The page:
Husband selling house & not giving the proposed amount to wife

My father purchased 288sq. meters plot in 1983 and constructed a house in 1987. In 1996 he made a construction of stair case and a room on first floor. In the year 1997, he made construction of wall compound. My grandfather (paternal) had transferred a plot to my mother's name. But in 1993, my mother sold that plot to my cousin brother. Now my father wants to sell the house. As me and my mother opposed him, he started threatening us. After few days, he offered us some amount which is 25% of the total price. Then we signed a notary which stated that we don't have any objection to sell the house. We also signed the 'Sathekhat'. But now my father is denying the proposed amount. 'Kharedikhat' is still to be done. Can I go to court and cancel the Sathekhat?

Answers (2)

188 votes

Sathe khat is the contract between buyer and seller of the land in which buyer of the property agrees to buy the property at specific price in future date.

This is a contract duly executed between the “Vendor” (Seller) and the “Purchaser”, and legally binding on both the parties. Generally this agreement-to-sale consists following details: -
1. Names, address, age and nationality of the vendor & purchaser.
2. History of ownership of seller with sequence of documents, and development rights acquired by the developer from the original owner/s; in case developer is seller.
3. Description of property i.e. Survey No., Plot No., C.T.S. No. etc. and Area of property.
4. The terms, conditions and convenants agreed by and between the vendor & purchaser according to which the property is agreed to be sold or purchased.
5. Specifications of constructions and list of amenities and facilities proposed to be provided by the developer/owner, for purchase of built-up properties.
6. Total purchase value/consideration & schedule of payment according to which the purchase price and other charges are to be paid.
7. Annexure documents of ownership by way of 7/12 extract / property register card, copy of approved plan / floor plan etc.
8. Title-Search-Report & Clearance certificate from the advocate / solicitor who has investigated the title of the property, for minimum period of 60 years.
9. Schedule of property giving description, location & area of the property agreed to be purchased/sold.

Notes: –
It is mandatory to register the agreement to sale with respective Registrar of assurances within 4 months by paying adequate stamp duty & registration charges. Please note that unregistered agreements/deeds are not considered by the financing institutions and the Court of Law in case of litigation. An agreement to sell is an important document in the process of sale or purchase of property. The agreement contains conditions that the parties agree upon. It binds them to these terms and conditions. As against this, a sale deed is a written document executed by a buyer and seller. It gives details of how the seller got the property, at what price he is selling the property, assurance to the purchaser that the property is free from any encumbrance, indemnity clauses etc. A sale deed is executed by both the seller and purchaser, and is registered with the office of the registrar. It is executed subsequent to the agreement to sell, and is based on the terms and conditions contained in and agreed upon in the agreement to sell. It is signed and executed by the seller and buyer on a nonjudicial stamp paper. As such, it has legal value and can be produced as evidence. An agreement to sell is the base document on which a conveyance deed is drafted. Every document of transfer of property through sale will be preceded by an agreement to sell. Usually, an agreement to sell is in writing. Although an agreement to sell may be oral, because of attendant risks, they are always made in writing.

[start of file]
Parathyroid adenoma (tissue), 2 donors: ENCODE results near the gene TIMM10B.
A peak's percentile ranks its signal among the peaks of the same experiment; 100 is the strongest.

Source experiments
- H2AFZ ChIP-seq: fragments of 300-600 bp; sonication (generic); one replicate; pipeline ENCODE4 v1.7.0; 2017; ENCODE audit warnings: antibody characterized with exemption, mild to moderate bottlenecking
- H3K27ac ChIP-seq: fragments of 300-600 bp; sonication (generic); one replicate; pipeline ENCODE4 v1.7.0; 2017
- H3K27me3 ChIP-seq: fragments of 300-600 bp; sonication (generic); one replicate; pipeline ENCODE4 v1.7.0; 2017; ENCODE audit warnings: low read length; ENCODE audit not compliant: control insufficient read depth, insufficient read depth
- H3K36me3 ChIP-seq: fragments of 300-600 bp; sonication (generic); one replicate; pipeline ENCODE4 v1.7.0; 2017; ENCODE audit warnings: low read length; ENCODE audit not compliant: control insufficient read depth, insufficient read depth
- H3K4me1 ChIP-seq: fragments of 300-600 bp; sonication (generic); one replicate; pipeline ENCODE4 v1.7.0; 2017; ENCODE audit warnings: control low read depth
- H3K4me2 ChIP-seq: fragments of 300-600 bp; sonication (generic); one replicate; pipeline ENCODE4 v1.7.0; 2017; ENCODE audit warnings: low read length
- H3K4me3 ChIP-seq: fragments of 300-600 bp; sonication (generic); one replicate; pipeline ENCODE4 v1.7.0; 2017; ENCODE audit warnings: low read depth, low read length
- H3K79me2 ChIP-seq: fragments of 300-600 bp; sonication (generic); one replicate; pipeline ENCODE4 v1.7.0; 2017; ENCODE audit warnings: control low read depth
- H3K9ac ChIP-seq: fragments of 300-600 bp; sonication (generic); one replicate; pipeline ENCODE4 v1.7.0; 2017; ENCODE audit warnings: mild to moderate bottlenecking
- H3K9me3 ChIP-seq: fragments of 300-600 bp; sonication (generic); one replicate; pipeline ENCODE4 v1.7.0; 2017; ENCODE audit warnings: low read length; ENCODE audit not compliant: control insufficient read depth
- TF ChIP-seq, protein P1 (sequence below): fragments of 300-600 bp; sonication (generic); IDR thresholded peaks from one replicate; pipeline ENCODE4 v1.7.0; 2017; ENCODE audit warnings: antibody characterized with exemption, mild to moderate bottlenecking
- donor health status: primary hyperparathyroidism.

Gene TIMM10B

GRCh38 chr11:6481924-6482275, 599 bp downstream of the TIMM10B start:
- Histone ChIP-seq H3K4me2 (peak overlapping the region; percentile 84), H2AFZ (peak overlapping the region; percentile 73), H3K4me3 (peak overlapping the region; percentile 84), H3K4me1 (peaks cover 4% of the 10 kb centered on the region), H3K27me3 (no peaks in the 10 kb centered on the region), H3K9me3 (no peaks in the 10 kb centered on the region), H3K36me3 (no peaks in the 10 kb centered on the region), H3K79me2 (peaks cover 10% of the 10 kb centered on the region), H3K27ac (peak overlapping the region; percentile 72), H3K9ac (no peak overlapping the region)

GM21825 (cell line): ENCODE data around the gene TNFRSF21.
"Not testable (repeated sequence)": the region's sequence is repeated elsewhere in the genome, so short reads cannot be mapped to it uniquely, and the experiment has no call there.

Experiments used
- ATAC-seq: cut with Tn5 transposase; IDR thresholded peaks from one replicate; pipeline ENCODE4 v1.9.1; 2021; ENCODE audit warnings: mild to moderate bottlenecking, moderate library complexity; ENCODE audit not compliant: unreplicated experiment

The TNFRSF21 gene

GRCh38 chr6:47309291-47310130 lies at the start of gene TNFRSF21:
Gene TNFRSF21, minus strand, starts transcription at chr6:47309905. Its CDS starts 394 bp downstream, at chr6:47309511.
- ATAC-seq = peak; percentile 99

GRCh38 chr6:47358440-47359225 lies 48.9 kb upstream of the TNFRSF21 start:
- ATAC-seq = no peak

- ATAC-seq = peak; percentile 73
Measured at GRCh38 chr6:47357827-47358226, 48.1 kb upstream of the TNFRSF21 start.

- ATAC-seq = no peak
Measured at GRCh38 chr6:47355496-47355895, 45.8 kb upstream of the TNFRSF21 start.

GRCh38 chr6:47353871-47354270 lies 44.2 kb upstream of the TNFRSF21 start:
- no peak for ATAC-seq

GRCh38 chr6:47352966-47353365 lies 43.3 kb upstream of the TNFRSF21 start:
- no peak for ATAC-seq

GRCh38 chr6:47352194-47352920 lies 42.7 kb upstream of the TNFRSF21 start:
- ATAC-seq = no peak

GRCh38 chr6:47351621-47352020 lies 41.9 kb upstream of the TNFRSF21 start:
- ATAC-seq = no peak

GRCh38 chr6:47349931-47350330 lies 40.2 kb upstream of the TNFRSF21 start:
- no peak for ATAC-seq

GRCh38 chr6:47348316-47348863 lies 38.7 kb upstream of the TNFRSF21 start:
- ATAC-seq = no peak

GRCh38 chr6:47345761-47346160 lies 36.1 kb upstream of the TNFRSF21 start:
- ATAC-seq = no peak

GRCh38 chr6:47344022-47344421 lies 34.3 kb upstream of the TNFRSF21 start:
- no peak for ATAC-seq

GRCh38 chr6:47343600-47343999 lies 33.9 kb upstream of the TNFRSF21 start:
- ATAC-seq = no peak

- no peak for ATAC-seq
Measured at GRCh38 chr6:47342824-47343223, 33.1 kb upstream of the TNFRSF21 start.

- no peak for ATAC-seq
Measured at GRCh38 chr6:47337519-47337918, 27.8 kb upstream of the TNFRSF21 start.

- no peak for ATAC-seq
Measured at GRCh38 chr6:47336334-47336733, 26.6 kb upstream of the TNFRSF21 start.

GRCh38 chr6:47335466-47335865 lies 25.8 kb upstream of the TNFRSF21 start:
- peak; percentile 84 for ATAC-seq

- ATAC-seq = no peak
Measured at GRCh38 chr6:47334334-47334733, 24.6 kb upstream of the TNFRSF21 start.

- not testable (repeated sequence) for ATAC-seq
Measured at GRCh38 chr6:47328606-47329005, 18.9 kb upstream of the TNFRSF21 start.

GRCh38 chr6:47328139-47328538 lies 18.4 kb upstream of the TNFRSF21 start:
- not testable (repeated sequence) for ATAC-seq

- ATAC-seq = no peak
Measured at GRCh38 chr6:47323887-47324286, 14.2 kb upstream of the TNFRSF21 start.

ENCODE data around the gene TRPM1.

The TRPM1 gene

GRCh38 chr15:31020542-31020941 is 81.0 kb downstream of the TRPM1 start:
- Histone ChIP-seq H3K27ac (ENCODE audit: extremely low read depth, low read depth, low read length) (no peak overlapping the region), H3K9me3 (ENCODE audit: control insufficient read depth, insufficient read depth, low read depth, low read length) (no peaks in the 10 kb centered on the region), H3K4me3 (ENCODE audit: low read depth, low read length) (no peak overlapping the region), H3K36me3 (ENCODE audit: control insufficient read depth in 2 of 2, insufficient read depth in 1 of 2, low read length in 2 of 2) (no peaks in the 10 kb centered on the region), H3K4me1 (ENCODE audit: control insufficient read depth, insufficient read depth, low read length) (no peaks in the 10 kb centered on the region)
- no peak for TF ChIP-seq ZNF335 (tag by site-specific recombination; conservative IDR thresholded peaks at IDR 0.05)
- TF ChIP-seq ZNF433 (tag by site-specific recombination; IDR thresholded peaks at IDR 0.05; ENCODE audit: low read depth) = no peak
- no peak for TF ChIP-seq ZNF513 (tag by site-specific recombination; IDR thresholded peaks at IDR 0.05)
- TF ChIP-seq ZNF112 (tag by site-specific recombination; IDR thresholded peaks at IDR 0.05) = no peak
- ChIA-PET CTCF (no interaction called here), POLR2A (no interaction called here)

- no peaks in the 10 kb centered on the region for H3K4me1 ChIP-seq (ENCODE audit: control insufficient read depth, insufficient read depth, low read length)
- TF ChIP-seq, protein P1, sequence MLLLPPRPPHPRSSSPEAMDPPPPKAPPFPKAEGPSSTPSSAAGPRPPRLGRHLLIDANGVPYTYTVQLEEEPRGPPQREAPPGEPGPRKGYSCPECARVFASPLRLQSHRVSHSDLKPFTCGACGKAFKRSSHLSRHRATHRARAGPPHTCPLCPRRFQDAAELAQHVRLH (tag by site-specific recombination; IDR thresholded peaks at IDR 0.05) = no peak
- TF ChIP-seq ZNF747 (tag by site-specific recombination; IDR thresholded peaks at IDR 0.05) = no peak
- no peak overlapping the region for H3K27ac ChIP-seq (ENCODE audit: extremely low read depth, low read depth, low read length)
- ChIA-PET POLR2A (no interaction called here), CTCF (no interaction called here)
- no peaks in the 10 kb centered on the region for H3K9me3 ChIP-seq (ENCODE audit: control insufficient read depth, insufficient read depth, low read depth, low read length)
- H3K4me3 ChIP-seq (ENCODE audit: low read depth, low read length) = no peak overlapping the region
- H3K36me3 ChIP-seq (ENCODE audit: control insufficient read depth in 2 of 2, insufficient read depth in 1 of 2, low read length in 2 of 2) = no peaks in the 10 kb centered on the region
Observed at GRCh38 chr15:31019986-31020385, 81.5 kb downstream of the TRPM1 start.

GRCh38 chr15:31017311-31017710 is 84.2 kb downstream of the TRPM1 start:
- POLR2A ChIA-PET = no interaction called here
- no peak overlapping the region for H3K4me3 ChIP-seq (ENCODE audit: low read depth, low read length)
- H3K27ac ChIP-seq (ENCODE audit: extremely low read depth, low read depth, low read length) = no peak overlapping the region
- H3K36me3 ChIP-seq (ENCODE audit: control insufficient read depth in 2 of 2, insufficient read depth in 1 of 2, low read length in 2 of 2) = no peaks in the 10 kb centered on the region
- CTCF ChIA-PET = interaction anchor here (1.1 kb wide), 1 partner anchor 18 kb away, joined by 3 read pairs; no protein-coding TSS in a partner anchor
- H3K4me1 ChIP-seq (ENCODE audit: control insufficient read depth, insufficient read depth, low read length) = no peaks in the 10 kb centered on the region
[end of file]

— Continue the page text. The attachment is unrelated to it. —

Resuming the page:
Kharedi khat is the contract between buyer and seller of the property in which title of the property is transferred to the buyer from seller. It is also called as conveyance deed.

If the sathekhat is missing the above mentioned important information then definitely you can challenge it in court. Since the court procedure is complicated, before that you can send a legal notice drafted by a lawyer.

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160 votes

Hi. From what I understand from your query, it appears that your father had purchased the plot and constructed the house. So it's his own property. He can do whatever he deems fit as legal owner of the property. Your and your mother's right in the property will crystallise only upon the demise of your father as his legal heirs. From the query I also understand that your grandfather had transferred a plot to your mother's name. Now is this plot the same plot on which your father constructed the house? That's not clear from your query. Also as regards the agreement for sale known as Saathekhat which you have signed, I will need to check the contents before I can comment and advise further. I'm assuming that you and your mother are made parties to that agreement as confirming parties confirming the sale transaction. Since as before said, your father is the owner of the plot and house, he can deal with the same in any manner he deems fit and he must have made you and your mother signed the agreement for sale and other motorised writing as stated by you, just to place your no objection against the sale of the property on record. As you and your mother are not owners of the property and from what I have gathered from your query, I think you can't do anything to challenge the agreement for sale in which you were made parties since you and your mother do not have any ownership rights in the property.

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